Discussion and scepticism about the future of global wood demand has arisen again with the recent launch of Te Uru Rākau’s draft Forest and Wood Industry Transformation Plan.
Questions have been raised about the health of the Chinese construction market in conjunction with the Aotearoa forest industry’s well-known reliance on exporting logs to market in China.
However, the ITP is seeking to offset that risk exposure. It is clearly aimed at achieving a radical move away from log exports and into further processing and supplying an environmentally friendly bioeconomy.
This direction is endorsed by worldwide predictions of the bullish appetite for wood and wood products.
International investment consultancy Gresham House expects timber consumption to rise by 3.1% per annum for the next 20 years, which would double the present growth rate.
This expectation is based on worldwide urbanisation and decarbonisation of national economies. Both will require large wood volumes.
A research paper published by the Potsdam Institute of Climate Research predicts that global forest plantation areas will have to double or triple from the present 132 million hectares by 2100 to meet demand for construction with modern engineered timber, mostly for use in mid-rise accommodation.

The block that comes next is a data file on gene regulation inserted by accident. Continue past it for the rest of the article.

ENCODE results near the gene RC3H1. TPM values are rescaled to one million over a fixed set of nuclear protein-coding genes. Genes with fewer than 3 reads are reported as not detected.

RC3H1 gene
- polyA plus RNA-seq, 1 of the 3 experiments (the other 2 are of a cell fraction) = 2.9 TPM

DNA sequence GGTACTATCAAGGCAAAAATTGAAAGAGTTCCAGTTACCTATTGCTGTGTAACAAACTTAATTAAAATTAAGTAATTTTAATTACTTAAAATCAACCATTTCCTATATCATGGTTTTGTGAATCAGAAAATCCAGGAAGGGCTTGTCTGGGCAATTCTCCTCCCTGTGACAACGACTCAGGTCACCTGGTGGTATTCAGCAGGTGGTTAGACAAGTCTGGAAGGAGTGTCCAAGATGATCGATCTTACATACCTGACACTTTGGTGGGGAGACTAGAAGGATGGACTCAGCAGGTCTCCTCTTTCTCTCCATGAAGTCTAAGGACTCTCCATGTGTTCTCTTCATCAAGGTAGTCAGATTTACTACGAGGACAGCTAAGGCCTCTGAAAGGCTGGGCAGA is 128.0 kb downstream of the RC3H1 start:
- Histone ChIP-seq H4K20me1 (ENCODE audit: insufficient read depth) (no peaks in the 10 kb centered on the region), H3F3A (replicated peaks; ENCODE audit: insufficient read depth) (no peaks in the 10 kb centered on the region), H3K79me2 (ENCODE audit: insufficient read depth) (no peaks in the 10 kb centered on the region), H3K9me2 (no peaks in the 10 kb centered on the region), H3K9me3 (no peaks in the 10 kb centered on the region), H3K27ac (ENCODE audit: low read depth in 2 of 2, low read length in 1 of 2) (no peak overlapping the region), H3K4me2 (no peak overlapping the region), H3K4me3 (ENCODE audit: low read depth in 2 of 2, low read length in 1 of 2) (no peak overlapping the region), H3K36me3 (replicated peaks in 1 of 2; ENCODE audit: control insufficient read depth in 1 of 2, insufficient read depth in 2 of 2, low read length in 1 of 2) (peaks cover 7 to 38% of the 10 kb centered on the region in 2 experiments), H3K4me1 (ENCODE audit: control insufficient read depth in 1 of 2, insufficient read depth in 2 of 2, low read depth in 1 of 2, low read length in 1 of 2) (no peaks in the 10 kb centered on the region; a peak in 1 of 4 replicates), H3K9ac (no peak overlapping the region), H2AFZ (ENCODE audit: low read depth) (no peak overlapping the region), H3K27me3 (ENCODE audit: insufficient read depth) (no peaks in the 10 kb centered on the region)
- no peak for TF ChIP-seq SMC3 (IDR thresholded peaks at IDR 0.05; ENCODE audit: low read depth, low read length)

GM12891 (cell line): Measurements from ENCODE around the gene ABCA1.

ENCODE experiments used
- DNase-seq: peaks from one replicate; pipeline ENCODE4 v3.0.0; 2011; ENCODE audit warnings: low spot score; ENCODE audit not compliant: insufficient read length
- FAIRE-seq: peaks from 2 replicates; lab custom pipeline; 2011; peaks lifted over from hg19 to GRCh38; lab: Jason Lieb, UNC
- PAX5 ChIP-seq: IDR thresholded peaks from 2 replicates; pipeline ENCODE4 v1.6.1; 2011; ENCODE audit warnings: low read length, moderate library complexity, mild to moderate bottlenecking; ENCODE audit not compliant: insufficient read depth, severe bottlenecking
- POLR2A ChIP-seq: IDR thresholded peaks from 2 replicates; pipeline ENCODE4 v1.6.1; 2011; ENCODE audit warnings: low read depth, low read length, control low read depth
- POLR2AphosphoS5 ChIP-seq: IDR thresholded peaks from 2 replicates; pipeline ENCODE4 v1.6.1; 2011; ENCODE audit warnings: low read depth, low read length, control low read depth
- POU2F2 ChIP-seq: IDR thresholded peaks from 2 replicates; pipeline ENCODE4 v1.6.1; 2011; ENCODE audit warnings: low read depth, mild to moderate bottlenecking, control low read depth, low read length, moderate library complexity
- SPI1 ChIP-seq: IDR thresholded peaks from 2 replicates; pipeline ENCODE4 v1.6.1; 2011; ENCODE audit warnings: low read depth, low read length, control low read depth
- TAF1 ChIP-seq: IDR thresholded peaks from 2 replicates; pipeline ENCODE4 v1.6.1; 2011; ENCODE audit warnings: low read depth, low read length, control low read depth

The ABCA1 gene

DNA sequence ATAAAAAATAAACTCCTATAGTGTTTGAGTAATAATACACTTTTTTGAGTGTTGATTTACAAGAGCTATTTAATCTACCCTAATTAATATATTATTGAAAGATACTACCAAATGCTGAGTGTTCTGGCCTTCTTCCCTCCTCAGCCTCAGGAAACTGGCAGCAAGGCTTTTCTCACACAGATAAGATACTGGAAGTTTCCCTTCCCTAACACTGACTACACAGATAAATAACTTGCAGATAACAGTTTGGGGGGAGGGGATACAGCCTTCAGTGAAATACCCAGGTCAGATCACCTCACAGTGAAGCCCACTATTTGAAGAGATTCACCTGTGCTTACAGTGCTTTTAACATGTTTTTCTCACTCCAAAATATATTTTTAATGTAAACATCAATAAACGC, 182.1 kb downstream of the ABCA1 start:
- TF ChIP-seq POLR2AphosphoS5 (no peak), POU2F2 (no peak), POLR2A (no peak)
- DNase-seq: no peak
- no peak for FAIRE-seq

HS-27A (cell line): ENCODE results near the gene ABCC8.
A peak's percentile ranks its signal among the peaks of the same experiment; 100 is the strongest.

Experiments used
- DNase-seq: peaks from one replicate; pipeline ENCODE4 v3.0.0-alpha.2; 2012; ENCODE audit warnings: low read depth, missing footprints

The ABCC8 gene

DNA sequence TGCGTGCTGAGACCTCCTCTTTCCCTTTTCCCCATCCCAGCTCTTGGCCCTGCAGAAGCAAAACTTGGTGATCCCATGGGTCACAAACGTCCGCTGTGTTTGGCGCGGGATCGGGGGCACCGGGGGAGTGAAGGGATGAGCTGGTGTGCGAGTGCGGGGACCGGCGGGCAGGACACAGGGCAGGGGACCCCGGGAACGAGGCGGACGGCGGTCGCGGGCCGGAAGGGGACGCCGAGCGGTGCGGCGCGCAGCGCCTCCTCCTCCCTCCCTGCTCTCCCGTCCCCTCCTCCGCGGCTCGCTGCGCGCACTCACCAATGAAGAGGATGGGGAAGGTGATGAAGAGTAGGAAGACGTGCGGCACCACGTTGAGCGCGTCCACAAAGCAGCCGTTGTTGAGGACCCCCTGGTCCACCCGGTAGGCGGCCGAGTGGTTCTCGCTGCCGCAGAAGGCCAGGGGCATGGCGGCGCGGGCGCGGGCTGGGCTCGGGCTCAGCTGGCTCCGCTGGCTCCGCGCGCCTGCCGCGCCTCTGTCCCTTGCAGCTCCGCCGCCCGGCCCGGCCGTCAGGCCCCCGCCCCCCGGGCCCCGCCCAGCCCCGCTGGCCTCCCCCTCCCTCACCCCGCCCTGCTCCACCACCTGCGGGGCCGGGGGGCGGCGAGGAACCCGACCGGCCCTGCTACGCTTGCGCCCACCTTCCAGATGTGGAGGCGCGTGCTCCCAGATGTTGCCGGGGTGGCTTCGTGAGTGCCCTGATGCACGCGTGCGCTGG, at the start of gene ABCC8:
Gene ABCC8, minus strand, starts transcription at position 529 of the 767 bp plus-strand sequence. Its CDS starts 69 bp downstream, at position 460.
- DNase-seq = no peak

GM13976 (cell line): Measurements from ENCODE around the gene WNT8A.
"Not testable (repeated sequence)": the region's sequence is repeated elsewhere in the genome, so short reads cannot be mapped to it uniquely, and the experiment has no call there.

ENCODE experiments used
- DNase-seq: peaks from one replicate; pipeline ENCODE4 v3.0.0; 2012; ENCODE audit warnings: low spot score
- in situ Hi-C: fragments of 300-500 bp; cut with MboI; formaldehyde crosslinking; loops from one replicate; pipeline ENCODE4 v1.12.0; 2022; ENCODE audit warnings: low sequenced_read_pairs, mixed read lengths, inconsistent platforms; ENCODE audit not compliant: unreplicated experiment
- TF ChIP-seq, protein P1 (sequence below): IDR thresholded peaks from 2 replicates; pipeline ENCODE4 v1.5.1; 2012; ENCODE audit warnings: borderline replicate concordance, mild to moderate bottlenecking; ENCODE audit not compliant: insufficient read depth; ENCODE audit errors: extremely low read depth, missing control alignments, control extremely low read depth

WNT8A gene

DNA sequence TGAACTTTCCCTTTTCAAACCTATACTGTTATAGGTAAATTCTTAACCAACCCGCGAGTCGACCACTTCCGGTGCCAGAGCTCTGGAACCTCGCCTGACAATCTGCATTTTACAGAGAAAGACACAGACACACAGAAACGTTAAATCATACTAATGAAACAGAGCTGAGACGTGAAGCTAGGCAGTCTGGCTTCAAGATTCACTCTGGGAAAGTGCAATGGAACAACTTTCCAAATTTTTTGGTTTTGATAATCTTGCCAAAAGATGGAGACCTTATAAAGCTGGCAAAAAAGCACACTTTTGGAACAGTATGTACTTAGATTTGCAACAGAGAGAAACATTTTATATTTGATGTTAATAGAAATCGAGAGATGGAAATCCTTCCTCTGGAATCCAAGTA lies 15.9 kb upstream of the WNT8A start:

Foresters also have a significant interest in the potential of an expanding bioeconomy.
The biofuels sector is already growing rapidly. That appetite for sawmill and chipping forest waste is adding previously unrealised value to excess material that used to be a forest debris flow risk or disposal problem.
Leading that drive are the dairy companies Fonterra and Danone. The export value of milk powder products from New Zealand is more than $11 billion per year, more than half of the dairy industry’s total export returns.
Reducing milk down to powder requires massive amounts of energy, mainly sourced currently through the burning of coal.
However, Aotearoa must change to meet consumer expectations. Overseas markets have made it markedly clear that if they are to continue to buy milk products from New Zealand then coal burning must be phased out.
The World Bank has projected that the global demand for wood fibre will quadruple by 2050, in part because of robust growth in the wood energy market.
Solar and wind electricity generation will be increasingly important. But both are vulnerable to weather fluctuations.
Nuclear energy is becoming fashionable again in global debates around energy security, but even the conceptual modular and small-scale plants being considered by some countries will take many years to become operational. Practical nuclear fusion energy remains elusive.
In the meantime, there is a sustainable and tangible solution at hand that creates a big opportunity for New Zealand’s foresters.
Wood fuels will increasingly replace fossil carbon sources of energy to help slow the flow of carbon out of the ground and dangerously into the atmosphere.